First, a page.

Tuesday, April 18, 2017

A Distant Neighborhood, Vol. 1 by Jiro Taniguchi

Usually, I would try to hold a two-book series to review together. But I got A Distant Neighborhood, Vol. 1 from the library, and there's no telling when that library will disgorge Vol. 2, so I might as well type now while the book is in front of me and my memories are as clear as they'll ever be.

A great transition here would be to say that this book -- a manga originally written and drawn in 1998 by Jiro Taniguchi -- is all about memory, but that's really not true. It's a time-slip book, so it's about the realness of the past rather than the way we remember and remake the past in the present. Distant Neighborhood is a fantasy, because its central events are the impossible ones millions of us have thought about and wished for and mulled over.

We can't actually go back to being fourteen again, back in our old (young) body, living with our still-young parents, going to school. Can't slough off the life of a middle-aged businessman to start over as a kid. But that's just what happens to Hiroshi Nakahara in this book: he accidentally takes the wrong train back from a business trip, ending up in his home town for the first time in many years. He goes to his mother's grave, to pray or meditate or just have a quiet moment, and when he gets back up it's more than thirty years earlier. The father who ran off is still there, the mother who later died is young and vibrant, and the eighth grade is just about to start.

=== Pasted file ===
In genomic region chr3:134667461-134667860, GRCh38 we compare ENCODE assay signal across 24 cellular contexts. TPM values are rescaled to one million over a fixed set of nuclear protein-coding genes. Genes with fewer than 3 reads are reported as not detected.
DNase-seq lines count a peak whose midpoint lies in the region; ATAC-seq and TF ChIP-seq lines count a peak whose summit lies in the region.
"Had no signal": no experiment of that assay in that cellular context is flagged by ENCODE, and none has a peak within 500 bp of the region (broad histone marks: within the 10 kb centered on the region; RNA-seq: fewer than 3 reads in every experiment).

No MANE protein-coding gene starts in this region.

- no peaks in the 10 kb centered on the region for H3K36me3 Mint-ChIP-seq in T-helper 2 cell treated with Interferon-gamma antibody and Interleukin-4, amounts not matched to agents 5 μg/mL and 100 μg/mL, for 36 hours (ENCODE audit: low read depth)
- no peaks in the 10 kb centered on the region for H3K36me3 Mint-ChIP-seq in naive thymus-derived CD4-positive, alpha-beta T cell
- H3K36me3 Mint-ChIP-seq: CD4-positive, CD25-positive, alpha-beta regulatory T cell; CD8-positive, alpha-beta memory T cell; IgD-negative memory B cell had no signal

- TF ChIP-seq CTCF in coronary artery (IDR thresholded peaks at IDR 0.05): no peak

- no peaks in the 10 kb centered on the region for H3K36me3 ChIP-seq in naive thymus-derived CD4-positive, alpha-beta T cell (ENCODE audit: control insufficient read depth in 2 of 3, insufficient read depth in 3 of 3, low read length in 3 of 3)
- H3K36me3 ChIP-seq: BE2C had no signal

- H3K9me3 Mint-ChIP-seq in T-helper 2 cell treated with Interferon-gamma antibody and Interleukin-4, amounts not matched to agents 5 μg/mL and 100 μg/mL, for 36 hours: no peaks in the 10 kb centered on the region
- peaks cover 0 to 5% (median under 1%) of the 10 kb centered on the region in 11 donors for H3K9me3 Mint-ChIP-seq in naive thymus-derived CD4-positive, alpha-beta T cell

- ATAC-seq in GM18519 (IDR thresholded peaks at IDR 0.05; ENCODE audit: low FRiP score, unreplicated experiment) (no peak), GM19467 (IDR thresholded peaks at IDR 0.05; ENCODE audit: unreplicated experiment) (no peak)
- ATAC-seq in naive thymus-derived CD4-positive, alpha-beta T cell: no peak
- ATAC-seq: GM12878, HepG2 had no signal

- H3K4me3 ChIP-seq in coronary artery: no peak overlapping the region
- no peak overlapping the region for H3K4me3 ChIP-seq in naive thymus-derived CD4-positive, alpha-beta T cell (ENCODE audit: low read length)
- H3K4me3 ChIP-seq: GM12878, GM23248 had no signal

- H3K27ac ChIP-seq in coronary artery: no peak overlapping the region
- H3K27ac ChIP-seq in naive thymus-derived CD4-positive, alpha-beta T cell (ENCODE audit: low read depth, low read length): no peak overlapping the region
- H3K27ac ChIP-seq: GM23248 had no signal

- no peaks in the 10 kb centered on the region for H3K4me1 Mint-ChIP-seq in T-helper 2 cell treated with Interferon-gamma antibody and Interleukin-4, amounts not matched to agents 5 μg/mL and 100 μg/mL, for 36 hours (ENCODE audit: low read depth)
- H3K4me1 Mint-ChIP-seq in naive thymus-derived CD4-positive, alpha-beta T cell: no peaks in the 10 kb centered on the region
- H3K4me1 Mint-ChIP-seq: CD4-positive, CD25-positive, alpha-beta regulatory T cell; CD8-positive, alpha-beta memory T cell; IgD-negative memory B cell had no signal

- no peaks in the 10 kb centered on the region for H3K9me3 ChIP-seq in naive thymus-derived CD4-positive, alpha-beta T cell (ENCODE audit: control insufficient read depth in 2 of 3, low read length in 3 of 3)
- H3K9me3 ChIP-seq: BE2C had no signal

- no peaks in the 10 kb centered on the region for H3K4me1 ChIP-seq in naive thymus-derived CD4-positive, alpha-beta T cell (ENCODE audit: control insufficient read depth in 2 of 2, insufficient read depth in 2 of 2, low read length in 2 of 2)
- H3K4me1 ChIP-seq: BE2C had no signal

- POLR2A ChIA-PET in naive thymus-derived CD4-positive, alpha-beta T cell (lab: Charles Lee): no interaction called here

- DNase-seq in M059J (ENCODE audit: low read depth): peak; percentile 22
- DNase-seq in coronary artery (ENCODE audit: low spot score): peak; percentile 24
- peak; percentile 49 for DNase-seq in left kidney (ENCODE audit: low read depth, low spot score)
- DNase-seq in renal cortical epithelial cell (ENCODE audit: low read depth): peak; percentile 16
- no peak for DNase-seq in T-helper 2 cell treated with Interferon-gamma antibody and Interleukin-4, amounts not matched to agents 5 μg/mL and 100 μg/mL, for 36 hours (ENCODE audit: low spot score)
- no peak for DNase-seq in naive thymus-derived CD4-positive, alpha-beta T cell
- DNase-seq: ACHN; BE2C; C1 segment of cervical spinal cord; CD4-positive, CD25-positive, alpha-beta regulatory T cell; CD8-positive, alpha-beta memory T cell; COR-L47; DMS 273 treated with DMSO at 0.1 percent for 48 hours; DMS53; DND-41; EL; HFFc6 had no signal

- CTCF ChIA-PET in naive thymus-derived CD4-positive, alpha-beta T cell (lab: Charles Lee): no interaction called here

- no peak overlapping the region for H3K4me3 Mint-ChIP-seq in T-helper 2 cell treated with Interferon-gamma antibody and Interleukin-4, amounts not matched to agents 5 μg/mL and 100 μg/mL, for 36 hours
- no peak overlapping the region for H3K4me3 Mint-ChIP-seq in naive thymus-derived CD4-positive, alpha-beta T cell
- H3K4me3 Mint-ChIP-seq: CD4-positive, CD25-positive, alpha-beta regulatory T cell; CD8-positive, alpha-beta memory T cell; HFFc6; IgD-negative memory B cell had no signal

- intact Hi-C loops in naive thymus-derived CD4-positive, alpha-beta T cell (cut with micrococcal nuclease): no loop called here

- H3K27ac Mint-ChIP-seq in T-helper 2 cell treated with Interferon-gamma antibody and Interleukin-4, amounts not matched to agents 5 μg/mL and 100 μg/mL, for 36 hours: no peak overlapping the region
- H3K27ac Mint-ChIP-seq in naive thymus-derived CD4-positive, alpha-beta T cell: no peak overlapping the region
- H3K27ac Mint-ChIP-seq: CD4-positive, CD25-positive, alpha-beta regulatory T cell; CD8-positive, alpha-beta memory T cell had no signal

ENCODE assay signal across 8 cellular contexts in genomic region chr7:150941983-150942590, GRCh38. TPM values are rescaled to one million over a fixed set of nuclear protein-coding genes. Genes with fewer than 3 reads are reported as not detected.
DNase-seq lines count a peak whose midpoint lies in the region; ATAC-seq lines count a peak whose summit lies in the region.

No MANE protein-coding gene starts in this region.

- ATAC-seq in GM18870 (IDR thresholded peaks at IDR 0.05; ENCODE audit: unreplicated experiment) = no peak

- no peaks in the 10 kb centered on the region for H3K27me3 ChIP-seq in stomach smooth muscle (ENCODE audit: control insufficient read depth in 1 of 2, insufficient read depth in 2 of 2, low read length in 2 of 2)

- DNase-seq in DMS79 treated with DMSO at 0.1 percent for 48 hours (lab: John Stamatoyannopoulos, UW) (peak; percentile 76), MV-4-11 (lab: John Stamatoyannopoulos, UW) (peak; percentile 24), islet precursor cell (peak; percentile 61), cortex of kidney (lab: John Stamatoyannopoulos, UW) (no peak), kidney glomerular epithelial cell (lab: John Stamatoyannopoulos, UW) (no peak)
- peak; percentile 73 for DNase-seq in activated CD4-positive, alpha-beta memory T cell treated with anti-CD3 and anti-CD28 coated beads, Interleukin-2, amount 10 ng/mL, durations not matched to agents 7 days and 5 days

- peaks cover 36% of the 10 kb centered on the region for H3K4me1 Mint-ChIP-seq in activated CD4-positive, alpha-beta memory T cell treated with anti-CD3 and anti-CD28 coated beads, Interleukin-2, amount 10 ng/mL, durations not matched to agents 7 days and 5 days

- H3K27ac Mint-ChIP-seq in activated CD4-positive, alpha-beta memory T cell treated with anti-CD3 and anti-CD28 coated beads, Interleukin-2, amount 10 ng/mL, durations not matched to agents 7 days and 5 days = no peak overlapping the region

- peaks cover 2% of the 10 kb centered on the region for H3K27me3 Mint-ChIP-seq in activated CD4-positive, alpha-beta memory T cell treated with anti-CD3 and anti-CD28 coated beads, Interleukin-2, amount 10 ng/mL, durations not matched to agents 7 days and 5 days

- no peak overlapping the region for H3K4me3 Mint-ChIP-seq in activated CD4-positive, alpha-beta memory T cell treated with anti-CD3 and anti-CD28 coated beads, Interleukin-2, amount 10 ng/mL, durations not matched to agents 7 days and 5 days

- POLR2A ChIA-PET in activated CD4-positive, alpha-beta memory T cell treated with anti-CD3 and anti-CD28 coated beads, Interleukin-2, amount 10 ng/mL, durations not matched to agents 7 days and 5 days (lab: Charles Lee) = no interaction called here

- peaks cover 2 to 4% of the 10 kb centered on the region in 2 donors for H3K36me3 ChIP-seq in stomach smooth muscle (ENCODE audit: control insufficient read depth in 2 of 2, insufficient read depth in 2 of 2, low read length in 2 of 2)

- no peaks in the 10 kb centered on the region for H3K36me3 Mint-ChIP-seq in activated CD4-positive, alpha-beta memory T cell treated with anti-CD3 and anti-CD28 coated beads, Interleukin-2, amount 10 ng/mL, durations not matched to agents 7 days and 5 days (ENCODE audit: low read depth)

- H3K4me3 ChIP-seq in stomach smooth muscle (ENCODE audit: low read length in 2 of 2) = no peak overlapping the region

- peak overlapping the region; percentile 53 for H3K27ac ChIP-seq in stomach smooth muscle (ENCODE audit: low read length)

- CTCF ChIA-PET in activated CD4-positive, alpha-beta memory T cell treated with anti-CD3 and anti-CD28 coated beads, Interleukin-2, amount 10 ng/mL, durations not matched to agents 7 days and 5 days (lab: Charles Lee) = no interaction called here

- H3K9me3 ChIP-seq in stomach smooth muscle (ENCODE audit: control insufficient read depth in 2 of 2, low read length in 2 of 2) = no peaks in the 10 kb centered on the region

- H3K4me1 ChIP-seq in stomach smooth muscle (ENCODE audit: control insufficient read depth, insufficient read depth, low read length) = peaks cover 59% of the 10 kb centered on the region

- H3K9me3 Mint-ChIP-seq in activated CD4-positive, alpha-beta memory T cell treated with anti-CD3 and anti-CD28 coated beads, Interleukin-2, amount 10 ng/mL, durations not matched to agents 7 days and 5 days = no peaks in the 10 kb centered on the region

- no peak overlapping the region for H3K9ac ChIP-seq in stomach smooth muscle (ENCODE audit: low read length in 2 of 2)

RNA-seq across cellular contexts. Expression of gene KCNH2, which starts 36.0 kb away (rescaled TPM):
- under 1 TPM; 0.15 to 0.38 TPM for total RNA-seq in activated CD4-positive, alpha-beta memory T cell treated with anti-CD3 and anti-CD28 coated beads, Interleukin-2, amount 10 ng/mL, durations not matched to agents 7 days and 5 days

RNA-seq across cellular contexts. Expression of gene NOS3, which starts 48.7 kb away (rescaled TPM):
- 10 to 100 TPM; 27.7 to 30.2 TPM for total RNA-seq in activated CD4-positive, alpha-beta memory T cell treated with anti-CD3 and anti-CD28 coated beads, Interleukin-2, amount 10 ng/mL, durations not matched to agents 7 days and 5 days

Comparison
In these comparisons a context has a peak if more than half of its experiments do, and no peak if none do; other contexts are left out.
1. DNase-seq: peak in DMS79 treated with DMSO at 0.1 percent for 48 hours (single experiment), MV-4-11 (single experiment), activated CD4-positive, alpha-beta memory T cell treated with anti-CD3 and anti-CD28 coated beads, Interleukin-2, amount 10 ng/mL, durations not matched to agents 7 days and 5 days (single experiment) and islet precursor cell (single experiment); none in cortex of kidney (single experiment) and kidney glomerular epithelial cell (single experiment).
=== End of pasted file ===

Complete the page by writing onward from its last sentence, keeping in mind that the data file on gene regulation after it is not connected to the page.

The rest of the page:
Hiroshi at first wants to go back to his old life -- he worries about his wife and two daughters, even though he neglects them most of the time -- but then sinks back into the life of a junior high schooler. It's easy for him, the second time around: the gym classes he hated originally now showcase how young and fit he is; the academics are both easier than his future job and entirely about concepts he already learned once. He does have some trouble keeping his secret, since he's used to being a responsible adult, not a child in regimented early-60s Japan, but he mostly manages to act like a plausible young teen, if a more poised and mature one than he was the first time around.

This is only the first half of the story, of course. Hiroshi wants to stop his father from walking out on the family, which he's going to do, in a few months. That doesn't happen in this volume, either way. But Hiroshi does connect with his father and grandmother on an adult level in a way he didn't when he was actually fourteen years old. And that leads to his learning how his parents actually met -- a sadder story than he expected, at the end of World War II.

Someday soon, I will know how this story ends. Maybe Hiroshi will pop back into his middle-aged life after doing something specific as a teen -- some moment that he had to live over to learn a lesson or set something right. Maybe he'll just keep moving forward in time, like everyone else, given a second chance. Maybe something completely unexpected. Whatever happens, I'm confident Taniguchi will tell that story cleanly, precisely, and deeply, just like the first half.

I'd heard Taniguchi's name for a while, but I'm sorry to say it took his recent death to get me to read his books. He's a smart, adult story-teller here, focused on character and nuance in dialogue and narration and art, acutely attuned to small moments and shifts of emotion. He's one of the great ones, I think -- and I'm sorry it took the end of his career to get me to experience his work.

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